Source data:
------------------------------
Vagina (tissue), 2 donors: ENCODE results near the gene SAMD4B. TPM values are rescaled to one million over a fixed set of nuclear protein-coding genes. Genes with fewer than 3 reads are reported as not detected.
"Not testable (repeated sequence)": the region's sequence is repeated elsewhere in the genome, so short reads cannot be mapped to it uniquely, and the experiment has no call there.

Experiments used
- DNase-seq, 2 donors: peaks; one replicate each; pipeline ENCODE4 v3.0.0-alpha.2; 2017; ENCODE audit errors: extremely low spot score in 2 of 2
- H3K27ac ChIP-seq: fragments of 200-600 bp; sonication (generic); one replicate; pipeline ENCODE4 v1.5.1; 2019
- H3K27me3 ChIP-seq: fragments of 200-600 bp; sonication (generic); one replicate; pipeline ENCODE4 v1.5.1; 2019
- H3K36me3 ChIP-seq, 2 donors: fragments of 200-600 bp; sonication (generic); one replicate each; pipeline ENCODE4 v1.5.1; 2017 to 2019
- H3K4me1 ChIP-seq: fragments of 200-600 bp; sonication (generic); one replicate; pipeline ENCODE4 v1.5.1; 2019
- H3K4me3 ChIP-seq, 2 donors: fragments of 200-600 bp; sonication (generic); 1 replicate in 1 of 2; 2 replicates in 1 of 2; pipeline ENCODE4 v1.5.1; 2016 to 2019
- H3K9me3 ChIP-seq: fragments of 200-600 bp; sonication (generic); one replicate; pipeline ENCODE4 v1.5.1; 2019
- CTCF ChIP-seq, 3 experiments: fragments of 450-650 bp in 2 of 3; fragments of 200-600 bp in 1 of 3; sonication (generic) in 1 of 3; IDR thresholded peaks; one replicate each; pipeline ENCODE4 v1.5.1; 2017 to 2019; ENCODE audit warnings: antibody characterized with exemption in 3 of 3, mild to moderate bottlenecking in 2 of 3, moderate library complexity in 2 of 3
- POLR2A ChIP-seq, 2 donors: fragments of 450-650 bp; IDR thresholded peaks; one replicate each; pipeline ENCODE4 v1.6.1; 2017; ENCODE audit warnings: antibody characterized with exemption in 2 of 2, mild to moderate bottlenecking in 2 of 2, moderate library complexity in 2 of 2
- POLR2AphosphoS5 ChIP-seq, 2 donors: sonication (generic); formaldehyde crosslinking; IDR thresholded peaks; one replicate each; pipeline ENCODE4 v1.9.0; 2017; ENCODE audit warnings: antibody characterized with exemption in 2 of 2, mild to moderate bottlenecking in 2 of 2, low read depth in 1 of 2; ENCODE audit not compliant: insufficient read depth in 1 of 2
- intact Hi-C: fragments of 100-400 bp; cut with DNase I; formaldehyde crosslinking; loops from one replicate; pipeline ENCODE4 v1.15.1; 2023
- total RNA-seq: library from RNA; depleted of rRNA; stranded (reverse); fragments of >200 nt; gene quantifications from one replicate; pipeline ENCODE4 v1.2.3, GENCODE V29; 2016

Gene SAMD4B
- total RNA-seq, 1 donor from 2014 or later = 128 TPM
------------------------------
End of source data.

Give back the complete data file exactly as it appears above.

Vagina (tissue), 2 donors: ENCODE results near the gene SAMD4B. TPM values are rescaled to one million over a fixed set of nuclear protein-coding genes. Genes with fewer than 3 reads are reported as not detected.
"Not testable (repeated sequence)": the region's sequence is repeated elsewhere in the genome, so short reads cannot be mapped to it uniquely, and the experiment has no call there.

Experiments used
- DNase-seq, 2 donors: peaks; one replicate each; pipeline ENCODE4 v3.0.0-alpha.2; 2017; ENCODE audit errors: extremely low spot score in 2 of 2
- H3K27ac ChIP-seq: fragments of 200-600 bp; sonication (generic); one replicate; pipeline ENCODE4 v1.5.1; 2019
- H3K27me3 ChIP-seq: fragments of 200-600 bp; sonication (generic); one replicate; pipeline ENCODE4 v1.5.1; 2019
- H3K36me3 ChIP-seq, 2 donors: fragments of 200-600 bp; sonication (generic); one replicate each; pipeline ENCODE4 v1.5.1; 2017 to 2019
- H3K4me1 ChIP-seq: fragments of 200-600 bp; sonication (generic); one replicate; pipeline ENCODE4 v1.5.1; 2019
- H3K4me3 ChIP-seq, 2 donors: fragments of 200-600 bp; sonication (generic); 1 replicate in 1 of 2; 2 replicates in 1 of 2; pipeline ENCODE4 v1.5.1; 2016 to 2019
- H3K9me3 ChIP-seq: fragments of 200-600 bp; sonication (generic); one replicate; pipeline ENCODE4 v1.5.1; 2019
- CTCF ChIP-seq, 3 experiments: fragments of 450-650 bp in 2 of 3; fragments of 200-600 bp in 1 of 3; sonication (generic) in 1 of 3; IDR thresholded peaks; one replicate each; pipeline ENCODE4 v1.5.1; 2017 to 2019; ENCODE audit warnings: antibody characterized with exemption in 3 of 3, mild to moderate bottlenecking in 2 of 3, moderate library complexity in 2 of 3
- POLR2A ChIP-seq, 2 donors: fragments of 450-650 bp; IDR thresholded peaks; one replicate each; pipeline ENCODE4 v1.6.1; 2017; ENCODE audit warnings: antibody characterized with exemption in 2 of 2, mild to moderate bottlenecking in 2 of 2, moderate library complexity in 2 of 2
- POLR2AphosphoS5 ChIP-seq, 2 donors: sonication (generic); formaldehyde crosslinking; IDR thresholded peaks; one replicate each; pipeline ENCODE4 v1.9.0; 2017; ENCODE audit warnings: antibody characterized with exemption in 2 of 2, mild to moderate bottlenecking in 2 of 2, low read depth in 1 of 2; ENCODE audit not compliant: insufficient read depth in 1 of 2
- intact Hi-C: fragments of 100-400 bp; cut with DNase I; formaldehyde crosslinking; loops from one replicate; pipeline ENCODE4 v1.15.1; 2023
- total RNA-seq: library from RNA; depleted of rRNA; stranded (reverse); fragments of >200 nt; gene quantifications from one replicate; pipeline ENCODE4 v1.2.3, GENCODE V29; 2016

Gene SAMD4B
- total RNA-seq, 1 donor from 2014 or later = 128 TPM